The European Commission recently announced several options for the regulation of Artificial Intelligence. As the Commission has stated, “Artificial intelligence (AI) is a fast-evolving and strategic technology with tremendous opportunities. However, some of its uses pose specific significant risks to the application of various EU rules designed to protect fundamental rights, ensure safety and attribute liability.” Following a public consultation earlier this year, the Commission has now proposed four options in the Inception Impact Assessment:
- Option 1 – a non-legislative approach that relies on industry self-regulation
- Option 2 – voluntary labeling schemes to promote trustworthy applications
- Option 3 – legal standards for applications ranging from biometric identification, high-risk AI, to all AI applications
- Option 4 – some combination of the above
Speaking at the G-20 summit last year in Japan, Chancellor Angela Merkel had called for the European Commission to propose comprehensive regulation for artificial intelligence. “It will be the job of the next Commission to deliver something so that we have regulation similar to the General Data Protection Regulation that makes it clear that artificial intelligence serves humanity,” she stated. Incoming Commission President Ursula von der Leyen echoed these views in December 2019, and recommended new rules on Artificial Intelligence that respect human safety and rights.
The European Commission’s work to promote public participation in decisions concerning AI policy should be commended. AI policy will have far-reaching social and economic consequences. Democratic societies make possible the opportunity for the public to help shape these outcomes. At the same time, AI and human rights experts share the views of Chancellor Merkel, President von don Leyen and others. They have endorsed legal standards for AI (Option 3 in the Commission’s framing), warning that ethical guidance and voluntary frameworks alone will not ensure necessary safeguards. The Universal Guidelines for AI for example, set out 12 standards for AI governance, including several red lines for certain AI applications, such as profiling and scoring by national governments. Many members of the European Union are also members of the OECD, and have previously endorsed the OECD AI Principles, which seek to promote fundamental rights, democratic institutions, and the rule of law.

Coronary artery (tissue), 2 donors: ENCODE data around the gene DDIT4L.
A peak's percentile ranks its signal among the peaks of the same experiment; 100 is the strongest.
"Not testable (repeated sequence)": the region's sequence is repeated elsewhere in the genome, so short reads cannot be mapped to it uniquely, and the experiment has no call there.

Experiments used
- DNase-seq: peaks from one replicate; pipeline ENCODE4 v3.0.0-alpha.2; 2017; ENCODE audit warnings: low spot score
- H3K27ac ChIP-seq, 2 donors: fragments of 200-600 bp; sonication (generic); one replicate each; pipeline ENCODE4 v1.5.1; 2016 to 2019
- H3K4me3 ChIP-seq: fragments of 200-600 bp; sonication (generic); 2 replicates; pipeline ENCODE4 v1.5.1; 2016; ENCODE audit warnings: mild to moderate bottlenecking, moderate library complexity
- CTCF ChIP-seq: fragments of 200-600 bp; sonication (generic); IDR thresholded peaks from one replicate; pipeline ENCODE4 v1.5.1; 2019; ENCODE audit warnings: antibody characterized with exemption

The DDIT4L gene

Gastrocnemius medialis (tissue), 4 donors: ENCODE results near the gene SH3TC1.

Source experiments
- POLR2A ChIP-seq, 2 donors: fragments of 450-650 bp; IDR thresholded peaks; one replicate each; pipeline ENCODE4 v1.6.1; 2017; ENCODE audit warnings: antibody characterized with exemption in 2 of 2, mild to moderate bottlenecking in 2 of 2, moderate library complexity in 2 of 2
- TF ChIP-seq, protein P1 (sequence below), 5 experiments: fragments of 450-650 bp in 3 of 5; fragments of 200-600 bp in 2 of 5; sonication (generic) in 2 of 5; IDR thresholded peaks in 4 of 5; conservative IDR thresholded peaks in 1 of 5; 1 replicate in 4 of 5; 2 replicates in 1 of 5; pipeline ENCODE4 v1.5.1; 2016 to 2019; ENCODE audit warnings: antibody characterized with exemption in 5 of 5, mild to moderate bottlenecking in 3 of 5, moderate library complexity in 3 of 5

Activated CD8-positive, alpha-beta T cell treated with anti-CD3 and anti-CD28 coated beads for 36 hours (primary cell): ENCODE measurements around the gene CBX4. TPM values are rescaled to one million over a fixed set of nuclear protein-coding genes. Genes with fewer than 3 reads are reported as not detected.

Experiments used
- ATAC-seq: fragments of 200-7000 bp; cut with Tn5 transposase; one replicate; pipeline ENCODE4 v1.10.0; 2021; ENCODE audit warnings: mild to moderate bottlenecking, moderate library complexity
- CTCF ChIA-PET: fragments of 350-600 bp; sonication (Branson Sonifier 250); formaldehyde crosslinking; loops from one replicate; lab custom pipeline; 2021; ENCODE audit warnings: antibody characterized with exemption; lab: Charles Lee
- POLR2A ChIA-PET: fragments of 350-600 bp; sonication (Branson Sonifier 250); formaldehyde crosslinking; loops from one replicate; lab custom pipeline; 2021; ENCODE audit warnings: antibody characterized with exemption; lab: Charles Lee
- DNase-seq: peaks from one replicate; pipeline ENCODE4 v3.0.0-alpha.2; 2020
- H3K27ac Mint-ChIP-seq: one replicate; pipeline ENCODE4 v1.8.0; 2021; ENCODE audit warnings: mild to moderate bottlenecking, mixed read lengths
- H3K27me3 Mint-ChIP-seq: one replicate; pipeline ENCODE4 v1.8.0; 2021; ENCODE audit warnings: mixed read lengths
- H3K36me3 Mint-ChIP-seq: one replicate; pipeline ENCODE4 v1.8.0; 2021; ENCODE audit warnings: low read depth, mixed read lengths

The Commission will take public comments on the Ethical and Legal Requirements for AI until 10 September 2020. A final report and action is planned for first quarter 2021.
Marc Rotenberg, Director
Center for AI and Digital Policy at Michael Dukakis Institute
“The Center for AI and Digital Policy, founded in 2020, advises governments on technology policy.”